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According to a memo obtained by gaming website Kotaku, Gamestop told its stores to remain open despite lockdowns in certain cities over the coronavirus. Gaming & Esports Consultant Rod “Slasher” Breslau joins Yahoo Finance’s Zack Guzman to discuss.
ZACK GUZMAN: I want to discuss a couple things that are going on in regards to the shut downs we're seeing play out in multiple states. Of course, California being the first move to tell its citizens to stay home, outside of all essential businesses. Now, New York following suit with Governor Andrew Cuomo issuing a similar ordinance to the citizens here in New York. And one of those companies that potentially is saying that it is essential to what's going on right now is GameStop.
That company is saying that it will keep its doors open, even though many cities and localities are moving to shut their doors and tell people to stay home because they are contributing to essential needs with gamers, and other ways to work from home like we are doing here at Yahoo Finance. And to discuss this, I want to bring on a guest who's familiar with the show he's been on before. Rod "Slasher" Breslau, a gaming and Esports consultant. And Slasher, when we're looking at this, I don't know whether or not GameStop is essential, but for right now, they say they are. What's your take on the way that they might be on the right or wrong side of this?
ROD SLASHER BRESLAU: Well, as you know, i love to come on this show and talk about how good gaming Esports is, you know, in general, for the culture. I even think there's a lot of positives right now that gaming has shown to be within-- that everybody's staying at home, and staying online, and watching streams, and playing games. And even with all of that considered, I still think GameStop are terrible, terrible people for doing this. What are they doing? No, playing video games, and buying a microphone, and going to get "Doom" at GameStop is not an essential thing that you need to do. OK, go online, buy "Doom", by "Animal Crossing", and play at home.
I cannot defend what GameStop is making their employees go to work so that GameStop, which is a failing company right now, and they try to bring in, I think, Reggie from Nintendo joined the board a little while ago. That is not going to save GameStop. Yeah, the only thing they need to do is force their employees to come into a national pandemic to go into their stores, and try to buy video games. That is pretty much the last ditch hope that they have to making this a thing. They should be totally condemned for everything they are doing right now.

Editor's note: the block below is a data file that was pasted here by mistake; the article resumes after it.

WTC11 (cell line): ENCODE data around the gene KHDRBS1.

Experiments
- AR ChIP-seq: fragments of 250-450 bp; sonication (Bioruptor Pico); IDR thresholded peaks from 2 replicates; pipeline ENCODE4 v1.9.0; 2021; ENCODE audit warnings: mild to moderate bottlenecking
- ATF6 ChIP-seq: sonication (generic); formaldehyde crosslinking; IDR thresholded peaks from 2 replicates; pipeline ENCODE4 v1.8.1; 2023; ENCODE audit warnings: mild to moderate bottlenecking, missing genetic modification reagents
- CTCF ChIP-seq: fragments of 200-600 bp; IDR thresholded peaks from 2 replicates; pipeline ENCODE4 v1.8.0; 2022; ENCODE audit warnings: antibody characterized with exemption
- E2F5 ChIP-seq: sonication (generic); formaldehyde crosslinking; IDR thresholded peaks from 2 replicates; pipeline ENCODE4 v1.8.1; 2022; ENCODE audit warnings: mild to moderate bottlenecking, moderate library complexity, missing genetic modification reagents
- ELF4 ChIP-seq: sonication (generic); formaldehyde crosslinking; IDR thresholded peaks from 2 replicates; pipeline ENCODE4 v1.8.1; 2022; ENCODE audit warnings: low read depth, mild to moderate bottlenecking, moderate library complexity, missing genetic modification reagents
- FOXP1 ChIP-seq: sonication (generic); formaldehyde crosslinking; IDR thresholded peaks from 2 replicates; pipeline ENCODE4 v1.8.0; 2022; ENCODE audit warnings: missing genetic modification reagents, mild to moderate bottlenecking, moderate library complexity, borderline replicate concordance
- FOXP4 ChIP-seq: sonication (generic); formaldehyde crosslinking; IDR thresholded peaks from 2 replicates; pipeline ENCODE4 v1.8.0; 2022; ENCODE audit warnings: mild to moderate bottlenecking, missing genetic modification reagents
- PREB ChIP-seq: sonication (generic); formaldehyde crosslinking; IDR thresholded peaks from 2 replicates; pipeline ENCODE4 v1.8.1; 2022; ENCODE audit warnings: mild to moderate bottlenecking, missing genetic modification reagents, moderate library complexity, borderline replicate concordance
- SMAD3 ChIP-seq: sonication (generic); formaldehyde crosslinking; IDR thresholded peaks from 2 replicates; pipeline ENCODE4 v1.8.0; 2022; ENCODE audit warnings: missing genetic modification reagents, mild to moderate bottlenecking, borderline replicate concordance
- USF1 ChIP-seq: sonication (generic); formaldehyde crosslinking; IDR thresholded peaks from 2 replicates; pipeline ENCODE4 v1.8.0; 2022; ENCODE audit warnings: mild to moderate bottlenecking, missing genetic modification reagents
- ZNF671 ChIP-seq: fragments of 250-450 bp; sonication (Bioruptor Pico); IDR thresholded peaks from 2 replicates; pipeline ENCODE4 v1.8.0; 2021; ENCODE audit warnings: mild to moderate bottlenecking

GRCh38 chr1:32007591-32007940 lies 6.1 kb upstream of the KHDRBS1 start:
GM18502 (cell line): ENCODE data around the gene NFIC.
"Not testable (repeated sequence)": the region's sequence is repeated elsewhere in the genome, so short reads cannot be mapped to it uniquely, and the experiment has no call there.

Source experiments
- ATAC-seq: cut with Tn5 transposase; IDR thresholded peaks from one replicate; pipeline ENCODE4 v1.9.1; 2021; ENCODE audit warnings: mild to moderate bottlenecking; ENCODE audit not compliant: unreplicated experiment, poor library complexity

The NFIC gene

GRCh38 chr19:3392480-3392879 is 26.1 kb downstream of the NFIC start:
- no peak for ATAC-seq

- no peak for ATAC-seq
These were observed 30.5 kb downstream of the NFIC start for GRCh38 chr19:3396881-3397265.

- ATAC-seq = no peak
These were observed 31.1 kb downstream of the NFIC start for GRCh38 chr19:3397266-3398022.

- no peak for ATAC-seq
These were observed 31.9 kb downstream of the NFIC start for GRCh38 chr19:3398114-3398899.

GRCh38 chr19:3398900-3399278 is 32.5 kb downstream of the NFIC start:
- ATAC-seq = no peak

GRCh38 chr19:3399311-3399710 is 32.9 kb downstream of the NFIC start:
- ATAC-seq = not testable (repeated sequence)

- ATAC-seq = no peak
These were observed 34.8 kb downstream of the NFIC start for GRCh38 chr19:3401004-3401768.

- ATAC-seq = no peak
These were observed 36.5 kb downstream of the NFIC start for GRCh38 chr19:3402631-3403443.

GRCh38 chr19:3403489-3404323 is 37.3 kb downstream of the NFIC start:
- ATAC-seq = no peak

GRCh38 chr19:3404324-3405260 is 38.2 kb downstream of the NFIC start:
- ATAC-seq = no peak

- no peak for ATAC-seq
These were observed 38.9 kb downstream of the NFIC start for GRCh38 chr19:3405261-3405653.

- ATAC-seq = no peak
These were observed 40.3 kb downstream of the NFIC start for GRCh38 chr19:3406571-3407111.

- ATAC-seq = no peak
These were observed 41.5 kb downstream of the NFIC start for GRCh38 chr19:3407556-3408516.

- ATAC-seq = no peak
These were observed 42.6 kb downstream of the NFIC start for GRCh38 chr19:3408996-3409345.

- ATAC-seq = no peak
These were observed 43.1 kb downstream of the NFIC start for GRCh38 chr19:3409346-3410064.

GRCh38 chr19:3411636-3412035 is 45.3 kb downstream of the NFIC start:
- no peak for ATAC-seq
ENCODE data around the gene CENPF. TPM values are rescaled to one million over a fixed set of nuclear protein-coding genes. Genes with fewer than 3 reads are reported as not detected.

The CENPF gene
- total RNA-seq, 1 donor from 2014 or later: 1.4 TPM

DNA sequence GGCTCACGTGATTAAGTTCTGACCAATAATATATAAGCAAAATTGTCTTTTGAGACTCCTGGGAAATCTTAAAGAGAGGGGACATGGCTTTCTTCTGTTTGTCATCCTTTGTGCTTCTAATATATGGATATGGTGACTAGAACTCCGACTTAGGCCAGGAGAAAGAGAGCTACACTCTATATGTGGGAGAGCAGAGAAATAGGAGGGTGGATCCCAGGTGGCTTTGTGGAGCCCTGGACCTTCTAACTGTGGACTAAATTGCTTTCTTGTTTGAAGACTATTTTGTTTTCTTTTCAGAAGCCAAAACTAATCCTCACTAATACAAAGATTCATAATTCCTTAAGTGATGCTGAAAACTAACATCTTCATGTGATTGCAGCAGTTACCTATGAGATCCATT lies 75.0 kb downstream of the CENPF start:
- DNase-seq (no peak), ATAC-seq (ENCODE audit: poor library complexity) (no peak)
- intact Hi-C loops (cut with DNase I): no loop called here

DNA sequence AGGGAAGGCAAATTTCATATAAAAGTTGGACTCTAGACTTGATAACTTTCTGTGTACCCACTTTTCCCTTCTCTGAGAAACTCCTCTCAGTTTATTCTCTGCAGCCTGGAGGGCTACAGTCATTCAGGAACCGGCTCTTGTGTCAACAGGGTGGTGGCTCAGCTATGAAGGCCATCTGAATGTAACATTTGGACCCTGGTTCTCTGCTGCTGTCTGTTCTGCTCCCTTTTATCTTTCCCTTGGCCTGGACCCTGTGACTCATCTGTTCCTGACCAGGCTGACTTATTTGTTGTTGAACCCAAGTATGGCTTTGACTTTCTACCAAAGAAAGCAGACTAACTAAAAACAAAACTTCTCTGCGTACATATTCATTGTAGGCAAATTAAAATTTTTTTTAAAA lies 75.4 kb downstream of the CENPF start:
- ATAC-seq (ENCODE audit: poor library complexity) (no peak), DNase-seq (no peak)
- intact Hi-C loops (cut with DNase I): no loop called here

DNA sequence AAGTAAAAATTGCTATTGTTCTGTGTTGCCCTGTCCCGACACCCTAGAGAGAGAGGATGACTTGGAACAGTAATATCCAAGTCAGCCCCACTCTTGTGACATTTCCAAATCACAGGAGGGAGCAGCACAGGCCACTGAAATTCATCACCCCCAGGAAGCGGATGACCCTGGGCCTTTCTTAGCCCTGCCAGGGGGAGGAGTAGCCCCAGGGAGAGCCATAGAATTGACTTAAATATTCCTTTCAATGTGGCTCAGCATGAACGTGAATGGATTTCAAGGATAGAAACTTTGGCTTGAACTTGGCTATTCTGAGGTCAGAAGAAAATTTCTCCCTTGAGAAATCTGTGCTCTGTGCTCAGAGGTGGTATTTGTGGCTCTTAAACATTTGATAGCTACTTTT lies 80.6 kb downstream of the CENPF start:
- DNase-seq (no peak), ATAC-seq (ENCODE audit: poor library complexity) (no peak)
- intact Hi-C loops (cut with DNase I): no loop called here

ZACK GUZMAN: Well, I wanted to dig into that too, though, because we did get updates last quarter. I mean, it wasn't a good quarter. So you do wonder about the financial stresses that this company is dealing with. We saw sales drop, global sales, comparable store sales drop, 23.2% losses, amounting to about $40 million. But Ron, I mean, when we look at this too, they did say in their statement in terms of why they're staying open that they offer a wide array of products and devices that are important to facilitate remote work, distance learning, and virtual connectivity.
So not just games being offered by their store. They also instituted certain rules to make sure that not more than 10 people go into a store at a given time to protect its workers, and adhering to CDC rules. So they're trying to do this, but you do raise points there, when it does seem like all the company is wondering how much longer they can sustain business. If they do have to shut down, GameStop does seem like one of those companies that was already dealing with a lot of problems.
ROD SLASHER BRESLAU: Yeah, the way that they put it out was very cute. They would skirt the line just enough to try to make it believe that you need to go into GameStop, and these are essential needs. No, it is just to gain money. And GameStop, the PR geniuses that they are, thought that, hey, maybe making our employees coming into a global pandemic might not be very good PR in the end. Who would have thought? So no, I have no sympathy for GameStop here. This is pretty much the final straw for a lot of people. Will not be crying when they go under, probably, in the next year or two.
ZACK GUZMAN: Well, they do have about more than $200 million in cash on hand as of last quarter. They got $419 million debt load. So at least navigating there, we're seeing shares off another 9% today. And real quick, though, before we let you go. In terms of downloading games versus buying them in store, that shift has already been underway for quite some time, right. So I mean, if people did want these games, they could just download them, depending on the console they're dealing with, right?
ROD SLASHER BRESLAU: I mean, today is a huge day. You have "Animal Crossing" coming out on Nintendo, you have "Doom" coming out on all platforms, and those two games are going to be played probably for the next month while everyone is sitting indoors. And yeah, both of them you could be buying online, and you could be purchasing online, and then going to play. There is no reason to go into a store anymore. GameStop, as the function, is basically obsolete, and this is just the latest in fumbles that they've had trying to do things over time.
ZACK GUZMAN: All right, Ron "Slasher" Breslau, bringing us on the GameStop front. The latest there. Appreciate you taking the time, man.
ROD SLASHER BRESLAU: Yeah, no problem.